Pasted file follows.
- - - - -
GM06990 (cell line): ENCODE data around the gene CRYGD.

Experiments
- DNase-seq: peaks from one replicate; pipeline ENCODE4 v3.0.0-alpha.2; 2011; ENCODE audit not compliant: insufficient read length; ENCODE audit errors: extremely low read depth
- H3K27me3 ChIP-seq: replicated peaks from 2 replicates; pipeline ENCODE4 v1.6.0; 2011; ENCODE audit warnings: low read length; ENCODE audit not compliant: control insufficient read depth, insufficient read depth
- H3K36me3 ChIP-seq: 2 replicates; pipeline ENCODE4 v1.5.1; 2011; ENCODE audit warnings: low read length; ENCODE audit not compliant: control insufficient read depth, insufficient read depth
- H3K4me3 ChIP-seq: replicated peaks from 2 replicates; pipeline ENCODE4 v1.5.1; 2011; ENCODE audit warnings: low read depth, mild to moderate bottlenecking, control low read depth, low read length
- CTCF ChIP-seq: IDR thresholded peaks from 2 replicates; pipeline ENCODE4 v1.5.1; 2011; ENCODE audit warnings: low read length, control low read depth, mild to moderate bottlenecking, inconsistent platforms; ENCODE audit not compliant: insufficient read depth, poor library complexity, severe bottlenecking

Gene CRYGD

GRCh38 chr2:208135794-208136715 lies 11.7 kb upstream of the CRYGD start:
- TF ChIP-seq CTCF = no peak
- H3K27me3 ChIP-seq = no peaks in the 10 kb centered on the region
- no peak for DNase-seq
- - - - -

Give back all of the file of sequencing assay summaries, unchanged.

GM06990 (cell line): ENCODE data around the gene CRYGD.

Experiments
- DNase-seq: peaks from one replicate; pipeline ENCODE4 v3.0.0-alpha.2; 2011; ENCODE audit not compliant: insufficient read length; ENCODE audit errors: extremely low read depth
- H3K27me3 ChIP-seq: replicated peaks from 2 replicates; pipeline ENCODE4 v1.6.0; 2011; ENCODE audit warnings: low read length; ENCODE audit not compliant: control insufficient read depth, insufficient read depth
- H3K36me3 ChIP-seq: 2 replicates; pipeline ENCODE4 v1.5.1; 2011; ENCODE audit warnings: low read length; ENCODE audit not compliant: control insufficient read depth, insufficient read depth
- H3K4me3 ChIP-seq: replicated peaks from 2 replicates; pipeline ENCODE4 v1.5.1; 2011; ENCODE audit warnings: low read depth, mild to moderate bottlenecking, control low read depth, low read length
- CTCF ChIP-seq: IDR thresholded peaks from 2 replicates; pipeline ENCODE4 v1.5.1; 2011; ENCODE audit warnings: low read length, control low read depth, mild to moderate bottlenecking, inconsistent platforms; ENCODE audit not compliant: insufficient read depth, poor library complexity, severe bottlenecking

Gene CRYGD

GRCh38 chr2:208135794-208136715 lies 11.7 kb upstream of the CRYGD start:
- TF ChIP-seq CTCF = no peak
- H3K27me3 ChIP-seq = no peaks in the 10 kb centered on the region
- no peak for DNase-seq